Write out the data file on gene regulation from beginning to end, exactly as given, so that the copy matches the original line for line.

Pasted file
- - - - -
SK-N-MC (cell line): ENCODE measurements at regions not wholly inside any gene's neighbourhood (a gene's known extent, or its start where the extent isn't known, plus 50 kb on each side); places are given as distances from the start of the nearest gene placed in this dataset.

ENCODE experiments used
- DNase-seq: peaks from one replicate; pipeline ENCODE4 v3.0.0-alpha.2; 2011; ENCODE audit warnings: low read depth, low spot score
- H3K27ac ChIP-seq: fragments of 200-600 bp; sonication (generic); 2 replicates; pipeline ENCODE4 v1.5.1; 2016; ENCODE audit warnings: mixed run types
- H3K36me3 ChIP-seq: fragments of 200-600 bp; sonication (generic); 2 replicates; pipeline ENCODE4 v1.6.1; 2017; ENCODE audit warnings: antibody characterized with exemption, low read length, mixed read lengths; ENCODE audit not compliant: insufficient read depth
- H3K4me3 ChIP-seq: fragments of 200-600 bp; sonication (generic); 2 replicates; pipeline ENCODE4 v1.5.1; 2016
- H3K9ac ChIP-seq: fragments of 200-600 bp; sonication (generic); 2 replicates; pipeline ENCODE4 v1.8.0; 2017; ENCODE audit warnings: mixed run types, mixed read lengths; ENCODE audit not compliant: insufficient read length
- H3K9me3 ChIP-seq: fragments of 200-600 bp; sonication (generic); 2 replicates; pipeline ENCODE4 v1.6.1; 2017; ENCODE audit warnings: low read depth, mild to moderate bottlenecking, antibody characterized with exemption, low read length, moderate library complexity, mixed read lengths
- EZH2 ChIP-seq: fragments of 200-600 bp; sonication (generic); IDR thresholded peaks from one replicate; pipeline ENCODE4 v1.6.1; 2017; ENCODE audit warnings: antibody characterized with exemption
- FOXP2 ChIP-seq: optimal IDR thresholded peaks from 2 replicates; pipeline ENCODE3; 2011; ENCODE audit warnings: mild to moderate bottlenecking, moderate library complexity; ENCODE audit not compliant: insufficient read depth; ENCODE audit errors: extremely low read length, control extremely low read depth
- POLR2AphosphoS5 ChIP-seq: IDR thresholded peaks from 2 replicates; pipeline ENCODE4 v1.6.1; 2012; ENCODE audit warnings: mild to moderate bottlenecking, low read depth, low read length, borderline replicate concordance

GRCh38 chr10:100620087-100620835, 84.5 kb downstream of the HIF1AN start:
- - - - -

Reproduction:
SK-N-MC (cell line): ENCODE measurements at regions not wholly inside any gene's neighbourhood (a gene's known extent, or its start where the extent isn't known, plus 50 kb on each side); places are given as distances from the start of the nearest gene placed in this dataset.

ENCODE experiments used
- DNase-seq: peaks from one replicate; pipeline ENCODE4 v3.0.0-alpha.2; 2011; ENCODE audit warnings: low read depth, low spot score
- H3K27ac ChIP-seq: fragments of 200-600 bp; sonication (generic); 2 replicates; pipeline ENCODE4 v1.5.1; 2016; ENCODE audit warnings: mixed run types
- H3K36me3 ChIP-seq: fragments of 200-600 bp; sonication (generic); 2 replicates; pipeline ENCODE4 v1.6.1; 2017; ENCODE audit warnings: antibody characterized with exemption, low read length, mixed read lengths; ENCODE audit not compliant: insufficient read depth
- H3K4me3 ChIP-seq: fragments of 200-600 bp; sonication (generic); 2 replicates; pipeline ENCODE4 v1.5.1; 2016
- H3K9ac ChIP-seq: fragments of 200-600 bp; sonication (generic); 2 replicates; pipeline ENCODE4 v1.8.0; 2017; ENCODE audit warnings: mixed run types, mixed read lengths; ENCODE audit not compliant: insufficient read length
- H3K9me3 ChIP-seq: fragments of 200-600 bp; sonication (generic); 2 replicates; pipeline ENCODE4 v1.6.1; 2017; ENCODE audit warnings: low read depth, mild to moderate bottlenecking, antibody characterized with exemption, low read length, moderate library complexity, mixed read lengths
- EZH2 ChIP-seq: fragments of 200-600 bp; sonication (generic); IDR thresholded peaks from one replicate; pipeline ENCODE4 v1.6.1; 2017; ENCODE audit warnings: antibody characterized with exemption
- FOXP2 ChIP-seq: optimal IDR thresholded peaks from 2 replicates; pipeline ENCODE3; 2011; ENCODE audit warnings: mild to moderate bottlenecking, moderate library complexity; ENCODE audit not compliant: insufficient read depth; ENCODE audit errors: extremely low read length, control extremely low read depth
- POLR2AphosphoS5 ChIP-seq: IDR thresholded peaks from 2 replicates; pipeline ENCODE4 v1.6.1; 2012; ENCODE audit warnings: mild to moderate bottlenecking, low read depth, low read length, borderline replicate concordance

GRCh38 chr10:100620087-100620835, 84.5 kb downstream of the HIF1AN start: